Motivating Teens Toward Greatness

Motivating Teens Toward Greatness


By Richard (Dick) Innes

“I reared a Criminal” was the title of an article that appeared in The Ladies’ Home Journal. It was the true story of a heart-broken mother who said: “We loved him, but:

“His father was too busy to be with him when he was young.

“I couldn’t bring myself to punish him for misbehavior.

“We sided against teachers when they complained about his work and conduct in school.

“As he grew up, he would hardly discuss the time of day with us.

“He was expelled from school.

“We gave him money so he wouldn’t steal again.

“I wept when the police called and I had to turn my boy over to them. As I watched them search him, my life seemed to end.”
In North America a traffic accident involving an intoxicated teenagers will take place every fifteen seconds. Suicide is the next highest cause of death among teens. The same problems also affect the rest of the Western world.

Why do some young people destroy their lives, why do others remain mediocre, and why do others succeed or become great?
And young people can be great. For instance, Victor Hugo wrote one of his tragedies at the age of fifteen. Pascal wrote a great work at sixteen. Raphael painted his wonderful works as a young man. Tennyson wrote his first volume at eighteen. Joan of Arc did all her work before being burned at the stake at nineteen.

Romulus founded Rome at twenty. Alexander the Great had conquered the world by the time he was twenty-three. Isaac Newton was only twenty–four when he formulated the Law of Gravity. McCormick invented the reaper when he was twenty-three, and Charles Dickens wrote his Pickwick Papers at twenty-four and Oliver Twist at twenty-five.

I wept when the police called and
I had to turn my boy over to them.
As I watched them search him
my life seemed to end.”

How can we as adults and parents motivate more of our younger generation toward greatness?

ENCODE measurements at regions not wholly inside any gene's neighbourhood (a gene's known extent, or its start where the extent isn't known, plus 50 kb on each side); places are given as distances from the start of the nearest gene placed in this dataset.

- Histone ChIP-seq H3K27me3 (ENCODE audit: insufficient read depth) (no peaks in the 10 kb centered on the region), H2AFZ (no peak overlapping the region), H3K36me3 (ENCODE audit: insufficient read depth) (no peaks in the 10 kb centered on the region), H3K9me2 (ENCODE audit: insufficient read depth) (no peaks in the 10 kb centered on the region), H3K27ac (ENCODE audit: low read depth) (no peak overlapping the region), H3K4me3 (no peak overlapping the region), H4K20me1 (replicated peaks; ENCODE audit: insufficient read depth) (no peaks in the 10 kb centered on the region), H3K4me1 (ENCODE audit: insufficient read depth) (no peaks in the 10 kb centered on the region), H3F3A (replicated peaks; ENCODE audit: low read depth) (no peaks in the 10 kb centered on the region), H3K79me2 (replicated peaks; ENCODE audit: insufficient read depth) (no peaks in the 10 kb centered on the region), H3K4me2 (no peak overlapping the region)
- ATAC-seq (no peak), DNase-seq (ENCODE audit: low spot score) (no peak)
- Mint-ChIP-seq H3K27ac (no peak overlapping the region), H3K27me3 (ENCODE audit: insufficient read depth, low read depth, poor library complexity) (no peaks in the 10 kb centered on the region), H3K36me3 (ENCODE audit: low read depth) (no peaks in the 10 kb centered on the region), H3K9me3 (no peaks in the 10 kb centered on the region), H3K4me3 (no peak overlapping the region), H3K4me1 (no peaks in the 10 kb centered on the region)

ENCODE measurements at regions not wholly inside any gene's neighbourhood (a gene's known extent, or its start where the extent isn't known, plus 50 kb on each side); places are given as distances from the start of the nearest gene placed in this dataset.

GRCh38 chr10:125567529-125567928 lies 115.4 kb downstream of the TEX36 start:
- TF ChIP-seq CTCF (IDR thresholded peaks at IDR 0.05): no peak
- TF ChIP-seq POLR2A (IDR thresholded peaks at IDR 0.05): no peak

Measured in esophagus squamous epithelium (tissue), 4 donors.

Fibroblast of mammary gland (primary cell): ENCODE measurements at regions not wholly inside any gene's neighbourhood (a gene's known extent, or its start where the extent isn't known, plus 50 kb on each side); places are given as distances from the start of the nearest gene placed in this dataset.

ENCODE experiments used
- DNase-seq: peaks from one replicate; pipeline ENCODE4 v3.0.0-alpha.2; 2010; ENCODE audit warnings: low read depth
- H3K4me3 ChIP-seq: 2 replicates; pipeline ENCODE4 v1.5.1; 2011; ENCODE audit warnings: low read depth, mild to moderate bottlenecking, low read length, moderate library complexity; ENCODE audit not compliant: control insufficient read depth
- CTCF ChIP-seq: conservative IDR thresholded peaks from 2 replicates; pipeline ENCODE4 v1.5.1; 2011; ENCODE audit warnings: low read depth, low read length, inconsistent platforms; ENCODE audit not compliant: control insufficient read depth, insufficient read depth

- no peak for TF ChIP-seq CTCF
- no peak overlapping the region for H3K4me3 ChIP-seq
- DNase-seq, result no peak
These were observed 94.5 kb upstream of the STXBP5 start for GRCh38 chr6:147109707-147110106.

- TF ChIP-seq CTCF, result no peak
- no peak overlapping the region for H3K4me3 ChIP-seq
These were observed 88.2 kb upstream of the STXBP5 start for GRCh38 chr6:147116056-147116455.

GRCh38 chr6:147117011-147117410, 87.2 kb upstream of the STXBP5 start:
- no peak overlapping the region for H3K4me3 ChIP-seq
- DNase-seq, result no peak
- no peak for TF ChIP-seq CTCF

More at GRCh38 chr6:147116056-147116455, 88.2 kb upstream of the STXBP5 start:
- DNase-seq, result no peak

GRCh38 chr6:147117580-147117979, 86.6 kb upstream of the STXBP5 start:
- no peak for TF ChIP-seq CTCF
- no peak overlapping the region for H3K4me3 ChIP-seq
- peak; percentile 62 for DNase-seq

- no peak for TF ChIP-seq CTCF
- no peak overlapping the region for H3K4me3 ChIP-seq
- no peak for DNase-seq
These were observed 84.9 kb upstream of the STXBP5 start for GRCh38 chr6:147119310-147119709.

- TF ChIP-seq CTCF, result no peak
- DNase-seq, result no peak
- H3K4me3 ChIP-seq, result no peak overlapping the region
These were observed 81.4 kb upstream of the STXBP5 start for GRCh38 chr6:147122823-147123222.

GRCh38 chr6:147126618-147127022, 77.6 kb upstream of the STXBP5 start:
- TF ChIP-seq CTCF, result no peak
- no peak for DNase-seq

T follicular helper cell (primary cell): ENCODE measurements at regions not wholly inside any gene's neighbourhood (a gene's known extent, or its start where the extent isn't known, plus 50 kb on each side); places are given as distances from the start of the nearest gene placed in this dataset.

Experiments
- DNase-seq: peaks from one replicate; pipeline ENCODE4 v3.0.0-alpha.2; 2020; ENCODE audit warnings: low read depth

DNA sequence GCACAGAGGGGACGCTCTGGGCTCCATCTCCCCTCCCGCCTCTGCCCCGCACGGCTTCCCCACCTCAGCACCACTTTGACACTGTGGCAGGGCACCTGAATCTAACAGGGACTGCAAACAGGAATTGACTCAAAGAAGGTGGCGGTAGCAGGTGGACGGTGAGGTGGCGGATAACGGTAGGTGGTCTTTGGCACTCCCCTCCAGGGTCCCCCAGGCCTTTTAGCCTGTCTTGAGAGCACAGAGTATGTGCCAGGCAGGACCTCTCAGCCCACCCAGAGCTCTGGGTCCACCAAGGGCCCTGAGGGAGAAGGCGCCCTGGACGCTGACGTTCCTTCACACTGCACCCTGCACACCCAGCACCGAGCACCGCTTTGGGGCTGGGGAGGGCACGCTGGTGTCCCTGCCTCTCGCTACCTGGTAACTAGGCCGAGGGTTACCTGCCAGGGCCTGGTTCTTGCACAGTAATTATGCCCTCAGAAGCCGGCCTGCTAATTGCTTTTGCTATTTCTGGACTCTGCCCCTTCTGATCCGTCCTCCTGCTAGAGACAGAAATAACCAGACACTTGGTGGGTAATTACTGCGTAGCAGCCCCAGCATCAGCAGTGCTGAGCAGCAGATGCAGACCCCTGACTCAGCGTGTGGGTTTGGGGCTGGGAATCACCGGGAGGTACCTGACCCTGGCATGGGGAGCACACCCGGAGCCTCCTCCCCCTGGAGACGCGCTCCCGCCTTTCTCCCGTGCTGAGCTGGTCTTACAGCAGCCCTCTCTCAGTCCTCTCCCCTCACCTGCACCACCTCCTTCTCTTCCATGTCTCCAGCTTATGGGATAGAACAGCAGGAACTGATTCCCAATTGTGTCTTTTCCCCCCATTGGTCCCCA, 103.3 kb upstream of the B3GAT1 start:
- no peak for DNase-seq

Touch them with love. Following the assassination of President John F. Kennedy, a letter from an anguished Sunday school teacher appeared in a Dallas newspaper. The teacher told of having a boy in his class whom he never reached with the Christian message. His name? Lee Harvey Oswald, the man who later shot John Kennedy.

Five years later another Sunday school teacher in Pasadena, California, grieved over what might have happened to one of his dropouts. A twelve-year-old dark-skinned boy came to his class two or three times, then stopped. The teacher never bothered to call on him or invite him back. This boy’s name? Sirhan Sirhan, the man who later killed Senator Robert F. Kennedy.

Train them in self reliance. A recent university study shows that the happiest and best-adjusted young people and adults are those who believe they have a good measure of control over their own lives.

This is why, from infancy, I tried to teach our two boys that they can make of their lives and do with them exactly what they want, providing they want to badly enough and are willing to study and work hard enough for it.

To attain emotional maturity,” writes Aaron Stern in his book, Me: The Narcissistic American, each of us must learn to develop two critical capacities: the ability to live with uncertainty and the ability to delay immediate gratification in favor of long–range goals.